A New Haven history blog exploring the past of the old Roger Sherman house, at approximately 1032 Chapel Street, New Haven, Connecticut. Inhabited for millenia by Native Americans, planted by Puritans in 1638, this ground has been home to: a house built by Roger Sherman for his family; the Gaius Fenn Warner mansion, (with double-bow front!) by architect Henry Austin; Carll's Opera House; a radical Republican League club; the Hyperion theatre; a less radical Union League club, (there was bowling!) by architect Richard Williams; a succession of French fine dining restaurants; and much more. While the Roger Sherman house is no longer standing, it continues to stand for New Haven, guided by history.
New Haven’s Cultural Offerings Make The City An Attractive Destination, by Christopher Capozziello
-Images courtesy of Getty Images, “New Haven’s Cultural Offerings Make The City An Attractive Destination,” photos by Christopher Capozziello, April 16, 2008. (top) “Trees bloom on the campus of Yale University April 16, 2008 in New Haven, Connecticut. New Haven boasts many educational and cultural offerings that attract visitors to the city.” Image courtesy of Getty Images, Christopher Capozziello, 2008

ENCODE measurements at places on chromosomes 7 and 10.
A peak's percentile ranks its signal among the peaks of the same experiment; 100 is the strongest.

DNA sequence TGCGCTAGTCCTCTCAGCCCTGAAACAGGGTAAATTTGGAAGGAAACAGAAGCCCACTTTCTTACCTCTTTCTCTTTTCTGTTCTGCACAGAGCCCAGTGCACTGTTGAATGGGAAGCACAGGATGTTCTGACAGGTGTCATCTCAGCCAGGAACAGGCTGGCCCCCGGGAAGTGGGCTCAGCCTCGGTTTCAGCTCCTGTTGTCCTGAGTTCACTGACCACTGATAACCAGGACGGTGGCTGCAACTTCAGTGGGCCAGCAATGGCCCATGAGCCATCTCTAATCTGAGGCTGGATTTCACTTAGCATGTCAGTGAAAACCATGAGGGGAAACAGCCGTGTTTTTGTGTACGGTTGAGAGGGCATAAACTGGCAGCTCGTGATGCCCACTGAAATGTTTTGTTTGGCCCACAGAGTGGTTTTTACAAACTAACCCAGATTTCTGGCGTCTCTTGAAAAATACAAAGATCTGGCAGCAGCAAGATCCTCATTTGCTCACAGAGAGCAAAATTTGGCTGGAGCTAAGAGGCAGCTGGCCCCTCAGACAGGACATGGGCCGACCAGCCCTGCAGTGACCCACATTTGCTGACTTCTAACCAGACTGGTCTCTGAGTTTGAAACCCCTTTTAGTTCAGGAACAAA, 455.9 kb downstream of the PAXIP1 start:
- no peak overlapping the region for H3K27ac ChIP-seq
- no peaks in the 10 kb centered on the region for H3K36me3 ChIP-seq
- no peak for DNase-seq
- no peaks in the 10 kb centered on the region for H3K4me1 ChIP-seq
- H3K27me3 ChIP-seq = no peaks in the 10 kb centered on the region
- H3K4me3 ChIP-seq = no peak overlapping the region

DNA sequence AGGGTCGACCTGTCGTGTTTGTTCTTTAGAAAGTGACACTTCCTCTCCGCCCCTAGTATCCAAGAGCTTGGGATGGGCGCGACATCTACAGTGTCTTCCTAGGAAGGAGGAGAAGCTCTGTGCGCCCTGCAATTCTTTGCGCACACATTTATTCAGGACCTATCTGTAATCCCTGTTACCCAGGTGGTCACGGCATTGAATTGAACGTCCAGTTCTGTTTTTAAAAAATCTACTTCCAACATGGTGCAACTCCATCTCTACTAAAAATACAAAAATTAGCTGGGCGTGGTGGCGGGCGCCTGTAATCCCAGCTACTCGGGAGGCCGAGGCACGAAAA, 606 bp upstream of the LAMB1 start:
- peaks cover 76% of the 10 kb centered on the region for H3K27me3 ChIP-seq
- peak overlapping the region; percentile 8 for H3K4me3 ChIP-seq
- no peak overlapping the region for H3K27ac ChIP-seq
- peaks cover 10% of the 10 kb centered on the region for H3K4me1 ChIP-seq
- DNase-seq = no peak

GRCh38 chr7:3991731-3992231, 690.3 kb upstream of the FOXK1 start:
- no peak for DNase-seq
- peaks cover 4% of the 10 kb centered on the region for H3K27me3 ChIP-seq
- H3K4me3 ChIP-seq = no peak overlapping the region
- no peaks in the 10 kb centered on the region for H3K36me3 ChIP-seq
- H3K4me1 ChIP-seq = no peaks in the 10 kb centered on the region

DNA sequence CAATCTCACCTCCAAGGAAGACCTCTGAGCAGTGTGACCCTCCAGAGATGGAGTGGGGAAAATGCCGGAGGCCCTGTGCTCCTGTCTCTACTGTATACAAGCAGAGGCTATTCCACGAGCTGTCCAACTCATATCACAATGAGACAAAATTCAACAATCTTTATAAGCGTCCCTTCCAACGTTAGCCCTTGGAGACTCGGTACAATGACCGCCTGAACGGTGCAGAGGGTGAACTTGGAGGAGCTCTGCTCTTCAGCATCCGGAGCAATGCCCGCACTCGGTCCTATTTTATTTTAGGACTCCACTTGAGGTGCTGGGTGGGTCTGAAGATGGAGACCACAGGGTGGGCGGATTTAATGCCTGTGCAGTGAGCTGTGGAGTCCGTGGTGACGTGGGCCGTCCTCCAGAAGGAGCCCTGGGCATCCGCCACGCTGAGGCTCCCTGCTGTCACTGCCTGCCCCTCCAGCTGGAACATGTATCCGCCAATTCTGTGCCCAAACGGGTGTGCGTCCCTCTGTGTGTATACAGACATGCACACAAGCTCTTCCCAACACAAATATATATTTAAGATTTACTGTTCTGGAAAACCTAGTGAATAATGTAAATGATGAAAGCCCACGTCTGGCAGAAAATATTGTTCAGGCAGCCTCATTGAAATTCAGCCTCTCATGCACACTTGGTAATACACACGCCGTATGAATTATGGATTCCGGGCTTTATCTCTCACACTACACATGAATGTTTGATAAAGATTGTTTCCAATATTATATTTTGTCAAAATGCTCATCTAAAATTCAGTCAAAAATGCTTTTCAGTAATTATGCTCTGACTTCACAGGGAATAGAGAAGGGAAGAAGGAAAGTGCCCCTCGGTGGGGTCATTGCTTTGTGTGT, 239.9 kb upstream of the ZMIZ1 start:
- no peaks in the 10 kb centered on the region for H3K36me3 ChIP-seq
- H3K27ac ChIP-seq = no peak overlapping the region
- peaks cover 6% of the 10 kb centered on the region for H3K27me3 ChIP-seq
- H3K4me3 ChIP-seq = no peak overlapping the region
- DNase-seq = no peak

Published by Arthur Mullen
Roger Sherman, also of Connecticut, was known to have given one of the shortest speeches in history at a bridge dedication ceremony when he said, "I think it will hold up all right," while testing the strength of the bridge with one foot.
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